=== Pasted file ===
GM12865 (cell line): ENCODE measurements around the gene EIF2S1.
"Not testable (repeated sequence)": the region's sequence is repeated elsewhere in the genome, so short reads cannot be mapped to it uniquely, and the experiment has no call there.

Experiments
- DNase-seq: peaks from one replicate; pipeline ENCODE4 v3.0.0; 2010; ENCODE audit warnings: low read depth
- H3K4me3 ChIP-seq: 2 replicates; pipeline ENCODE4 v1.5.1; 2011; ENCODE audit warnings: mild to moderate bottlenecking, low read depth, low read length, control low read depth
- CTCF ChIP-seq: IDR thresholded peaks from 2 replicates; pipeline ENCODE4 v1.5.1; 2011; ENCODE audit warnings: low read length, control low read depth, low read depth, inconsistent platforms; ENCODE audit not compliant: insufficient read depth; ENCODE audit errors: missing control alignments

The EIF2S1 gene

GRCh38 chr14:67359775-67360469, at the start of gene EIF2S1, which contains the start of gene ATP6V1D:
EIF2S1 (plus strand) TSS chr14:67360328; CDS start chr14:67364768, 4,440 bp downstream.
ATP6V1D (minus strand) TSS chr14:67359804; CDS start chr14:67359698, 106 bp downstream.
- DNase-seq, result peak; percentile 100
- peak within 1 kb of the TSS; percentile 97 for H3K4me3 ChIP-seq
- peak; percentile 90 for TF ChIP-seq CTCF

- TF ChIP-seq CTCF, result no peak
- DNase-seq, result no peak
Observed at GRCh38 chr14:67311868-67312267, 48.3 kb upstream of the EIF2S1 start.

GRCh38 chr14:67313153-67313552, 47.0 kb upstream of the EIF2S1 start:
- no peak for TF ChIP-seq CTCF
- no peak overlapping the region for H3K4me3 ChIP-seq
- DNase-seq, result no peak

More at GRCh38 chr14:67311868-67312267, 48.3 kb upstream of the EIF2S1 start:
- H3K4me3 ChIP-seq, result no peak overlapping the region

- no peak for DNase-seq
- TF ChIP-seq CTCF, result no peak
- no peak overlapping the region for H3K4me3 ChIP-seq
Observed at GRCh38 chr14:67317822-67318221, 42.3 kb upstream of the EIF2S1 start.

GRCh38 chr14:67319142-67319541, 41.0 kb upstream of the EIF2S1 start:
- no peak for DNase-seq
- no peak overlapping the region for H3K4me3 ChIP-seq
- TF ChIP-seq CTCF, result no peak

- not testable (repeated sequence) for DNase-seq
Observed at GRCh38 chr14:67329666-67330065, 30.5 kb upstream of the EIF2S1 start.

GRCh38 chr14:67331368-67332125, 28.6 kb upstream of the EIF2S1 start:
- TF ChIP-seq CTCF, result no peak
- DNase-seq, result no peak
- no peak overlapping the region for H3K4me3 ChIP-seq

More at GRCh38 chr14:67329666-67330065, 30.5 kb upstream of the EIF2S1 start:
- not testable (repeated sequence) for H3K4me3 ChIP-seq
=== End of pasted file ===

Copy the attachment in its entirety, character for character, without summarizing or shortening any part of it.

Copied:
GM12865 (cell line): ENCODE measurements around the gene EIF2S1.
"Not testable (repeated sequence)": the region's sequence is repeated elsewhere in the genome, so short reads cannot be mapped to it uniquely, and the experiment has no call there.

Experiments
- DNase-seq: peaks from one replicate; pipeline ENCODE4 v3.0.0; 2010; ENCODE audit warnings: low read depth
- H3K4me3 ChIP-seq: 2 replicates; pipeline ENCODE4 v1.5.1; 2011; ENCODE audit warnings: mild to moderate bottlenecking, low read depth, low read length, control low read depth
- CTCF ChIP-seq: IDR thresholded peaks from 2 replicates; pipeline ENCODE4 v1.5.1; 2011; ENCODE audit warnings: low read length, control low read depth, low read depth, inconsistent platforms; ENCODE audit not compliant: insufficient read depth; ENCODE audit errors: missing control alignments

The EIF2S1 gene

GRCh38 chr14:67359775-67360469, at the start of gene EIF2S1, which contains the start of gene ATP6V1D:
EIF2S1 (plus strand) TSS chr14:67360328; CDS start chr14:67364768, 4,440 bp downstream.
ATP6V1D (minus strand) TSS chr14:67359804; CDS start chr14:67359698, 106 bp downstream.
- DNase-seq, result peak; percentile 100
- peak within 1 kb of the TSS; percentile 97 for H3K4me3 ChIP-seq
- peak; percentile 90 for TF ChIP-seq CTCF

- TF ChIP-seq CTCF, result no peak
- DNase-seq, result no peak
Observed at GRCh38 chr14:67311868-67312267, 48.3 kb upstream of the EIF2S1 start.

GRCh38 chr14:67313153-67313552, 47.0 kb upstream of the EIF2S1 start:
- no peak for TF ChIP-seq CTCF
- no peak overlapping the region for H3K4me3 ChIP-seq
- DNase-seq, result no peak

More at GRCh38 chr14:67311868-67312267, 48.3 kb upstream of the EIF2S1 start:
- H3K4me3 ChIP-seq, result no peak overlapping the region

- no peak for DNase-seq
- TF ChIP-seq CTCF, result no peak
- no peak overlapping the region for H3K4me3 ChIP-seq
Observed at GRCh38 chr14:67317822-67318221, 42.3 kb upstream of the EIF2S1 start.

GRCh38 chr14:67319142-67319541, 41.0 kb upstream of the EIF2S1 start:
- no peak for DNase-seq
- no peak overlapping the region for H3K4me3 ChIP-seq
- TF ChIP-seq CTCF, result no peak

- not testable (repeated sequence) for DNase-seq
Observed at GRCh38 chr14:67329666-67330065, 30.5 kb upstream of the EIF2S1 start.

GRCh38 chr14:67331368-67332125, 28.6 kb upstream of the EIF2S1 start:
- TF ChIP-seq CTCF, result no peak
- DNase-seq, result no peak
- no peak overlapping the region for H3K4me3 ChIP-seq

More at GRCh38 chr14:67329666-67330065, 30.5 kb upstream of the EIF2S1 start:
- not testable (repeated sequence) for H3K4me3 ChIP-seq